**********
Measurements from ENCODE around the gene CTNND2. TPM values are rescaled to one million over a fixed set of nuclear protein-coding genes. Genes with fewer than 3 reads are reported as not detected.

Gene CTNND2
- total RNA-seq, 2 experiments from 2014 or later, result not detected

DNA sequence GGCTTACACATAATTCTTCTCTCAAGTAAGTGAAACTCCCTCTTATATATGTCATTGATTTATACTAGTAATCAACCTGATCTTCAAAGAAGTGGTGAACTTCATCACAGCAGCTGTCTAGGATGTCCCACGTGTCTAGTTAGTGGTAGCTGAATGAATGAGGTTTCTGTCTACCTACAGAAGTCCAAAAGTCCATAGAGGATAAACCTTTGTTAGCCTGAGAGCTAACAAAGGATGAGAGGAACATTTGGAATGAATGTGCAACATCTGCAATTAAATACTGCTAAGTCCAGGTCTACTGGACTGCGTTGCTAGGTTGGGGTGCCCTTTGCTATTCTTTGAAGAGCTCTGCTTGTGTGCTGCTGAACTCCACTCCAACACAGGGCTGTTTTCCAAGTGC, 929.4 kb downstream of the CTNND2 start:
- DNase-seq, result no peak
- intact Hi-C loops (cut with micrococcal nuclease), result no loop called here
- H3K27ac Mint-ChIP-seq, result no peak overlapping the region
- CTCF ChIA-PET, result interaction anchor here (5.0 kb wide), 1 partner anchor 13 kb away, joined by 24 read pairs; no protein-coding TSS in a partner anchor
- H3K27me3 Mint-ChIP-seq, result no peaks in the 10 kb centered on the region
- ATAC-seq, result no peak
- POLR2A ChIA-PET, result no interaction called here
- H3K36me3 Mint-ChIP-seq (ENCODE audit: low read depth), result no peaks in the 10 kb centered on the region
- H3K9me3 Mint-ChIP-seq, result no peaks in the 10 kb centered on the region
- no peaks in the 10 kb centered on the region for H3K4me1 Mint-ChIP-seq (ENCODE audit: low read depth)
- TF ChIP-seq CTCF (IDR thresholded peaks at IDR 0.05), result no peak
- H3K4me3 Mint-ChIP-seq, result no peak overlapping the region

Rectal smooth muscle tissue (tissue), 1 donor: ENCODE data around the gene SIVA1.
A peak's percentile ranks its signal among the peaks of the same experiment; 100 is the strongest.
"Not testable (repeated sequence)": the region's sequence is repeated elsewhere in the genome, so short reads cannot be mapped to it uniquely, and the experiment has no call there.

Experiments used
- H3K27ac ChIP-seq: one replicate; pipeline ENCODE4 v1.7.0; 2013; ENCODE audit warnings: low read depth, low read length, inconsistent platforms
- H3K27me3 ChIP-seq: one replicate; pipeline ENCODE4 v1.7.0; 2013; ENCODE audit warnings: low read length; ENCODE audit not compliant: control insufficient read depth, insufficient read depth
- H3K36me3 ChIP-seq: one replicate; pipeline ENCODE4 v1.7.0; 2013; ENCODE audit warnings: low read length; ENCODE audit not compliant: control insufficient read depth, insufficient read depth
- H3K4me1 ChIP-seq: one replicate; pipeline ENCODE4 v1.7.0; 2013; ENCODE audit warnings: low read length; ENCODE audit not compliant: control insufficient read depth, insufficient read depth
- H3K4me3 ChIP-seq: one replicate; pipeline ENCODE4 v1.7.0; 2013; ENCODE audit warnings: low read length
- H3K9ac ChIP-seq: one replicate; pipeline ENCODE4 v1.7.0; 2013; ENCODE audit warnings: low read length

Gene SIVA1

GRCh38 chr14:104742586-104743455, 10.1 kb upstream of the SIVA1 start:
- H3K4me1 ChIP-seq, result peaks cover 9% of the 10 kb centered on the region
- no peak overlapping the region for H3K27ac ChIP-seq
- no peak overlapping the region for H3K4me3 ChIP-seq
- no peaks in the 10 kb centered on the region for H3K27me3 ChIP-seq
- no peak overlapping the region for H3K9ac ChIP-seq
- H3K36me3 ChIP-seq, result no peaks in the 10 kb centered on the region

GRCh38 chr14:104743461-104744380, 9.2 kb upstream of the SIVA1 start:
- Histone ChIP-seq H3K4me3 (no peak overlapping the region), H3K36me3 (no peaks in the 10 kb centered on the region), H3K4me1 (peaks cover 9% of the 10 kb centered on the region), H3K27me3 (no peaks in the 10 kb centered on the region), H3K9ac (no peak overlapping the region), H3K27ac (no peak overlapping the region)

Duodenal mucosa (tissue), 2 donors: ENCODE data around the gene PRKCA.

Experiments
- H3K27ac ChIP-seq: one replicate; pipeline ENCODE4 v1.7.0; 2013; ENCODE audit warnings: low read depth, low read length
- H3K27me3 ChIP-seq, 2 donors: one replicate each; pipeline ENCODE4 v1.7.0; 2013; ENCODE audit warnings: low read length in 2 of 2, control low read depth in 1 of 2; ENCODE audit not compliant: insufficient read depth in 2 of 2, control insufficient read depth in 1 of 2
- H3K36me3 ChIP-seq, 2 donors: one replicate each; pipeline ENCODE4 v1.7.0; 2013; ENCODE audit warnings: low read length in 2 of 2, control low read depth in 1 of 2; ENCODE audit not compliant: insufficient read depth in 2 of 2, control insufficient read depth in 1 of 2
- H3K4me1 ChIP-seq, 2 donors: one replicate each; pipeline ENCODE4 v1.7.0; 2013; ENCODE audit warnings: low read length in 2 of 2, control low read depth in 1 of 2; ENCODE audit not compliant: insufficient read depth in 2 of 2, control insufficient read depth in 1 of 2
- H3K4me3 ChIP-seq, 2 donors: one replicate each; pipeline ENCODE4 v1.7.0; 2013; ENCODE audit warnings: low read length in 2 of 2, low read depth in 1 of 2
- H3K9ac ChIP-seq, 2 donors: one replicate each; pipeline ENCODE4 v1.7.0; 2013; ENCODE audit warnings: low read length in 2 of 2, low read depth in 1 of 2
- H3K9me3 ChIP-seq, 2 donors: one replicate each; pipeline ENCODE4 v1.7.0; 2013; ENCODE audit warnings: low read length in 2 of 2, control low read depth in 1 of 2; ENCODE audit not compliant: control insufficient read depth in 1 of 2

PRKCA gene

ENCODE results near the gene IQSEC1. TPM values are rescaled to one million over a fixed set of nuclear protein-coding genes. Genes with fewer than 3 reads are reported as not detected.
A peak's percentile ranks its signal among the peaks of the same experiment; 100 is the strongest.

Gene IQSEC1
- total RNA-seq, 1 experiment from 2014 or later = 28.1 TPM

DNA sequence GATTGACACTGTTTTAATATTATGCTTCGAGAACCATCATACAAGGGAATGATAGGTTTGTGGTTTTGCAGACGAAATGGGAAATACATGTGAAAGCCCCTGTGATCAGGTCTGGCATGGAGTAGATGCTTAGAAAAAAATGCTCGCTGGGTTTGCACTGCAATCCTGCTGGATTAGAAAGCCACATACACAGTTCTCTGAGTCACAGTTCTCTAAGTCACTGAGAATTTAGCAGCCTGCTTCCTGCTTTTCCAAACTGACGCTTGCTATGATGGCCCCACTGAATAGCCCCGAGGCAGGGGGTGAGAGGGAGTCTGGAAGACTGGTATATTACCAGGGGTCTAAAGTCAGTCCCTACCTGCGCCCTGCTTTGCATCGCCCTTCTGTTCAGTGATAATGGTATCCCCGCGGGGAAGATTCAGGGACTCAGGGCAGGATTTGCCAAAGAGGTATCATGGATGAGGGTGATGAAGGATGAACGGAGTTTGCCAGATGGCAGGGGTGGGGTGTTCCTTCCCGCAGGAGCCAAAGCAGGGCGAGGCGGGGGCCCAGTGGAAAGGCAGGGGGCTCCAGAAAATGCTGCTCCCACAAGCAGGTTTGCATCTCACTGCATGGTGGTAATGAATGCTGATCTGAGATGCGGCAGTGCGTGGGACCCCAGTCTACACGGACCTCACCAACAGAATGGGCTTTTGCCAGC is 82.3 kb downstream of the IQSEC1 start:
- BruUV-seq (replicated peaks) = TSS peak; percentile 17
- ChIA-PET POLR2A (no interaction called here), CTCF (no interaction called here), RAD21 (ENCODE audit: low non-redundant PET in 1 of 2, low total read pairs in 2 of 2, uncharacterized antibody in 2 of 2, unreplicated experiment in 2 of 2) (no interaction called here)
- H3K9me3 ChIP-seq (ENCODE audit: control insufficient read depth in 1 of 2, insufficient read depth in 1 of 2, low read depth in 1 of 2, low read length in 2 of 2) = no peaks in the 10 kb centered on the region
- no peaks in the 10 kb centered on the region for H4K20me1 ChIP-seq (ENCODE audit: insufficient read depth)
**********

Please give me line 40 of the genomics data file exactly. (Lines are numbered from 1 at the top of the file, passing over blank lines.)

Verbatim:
- H3K27me3 ChIP-seq, 2 donors: one replicate each; pipeline ENCODE4 v1.7.0; 2013; ENCODE audit warnings: low read length in 2 of 2, control low read depth in 1 of 2; ENCODE audit not compliant: insufficient read depth in 2 of 2, control insufficient read depth in 1 of 2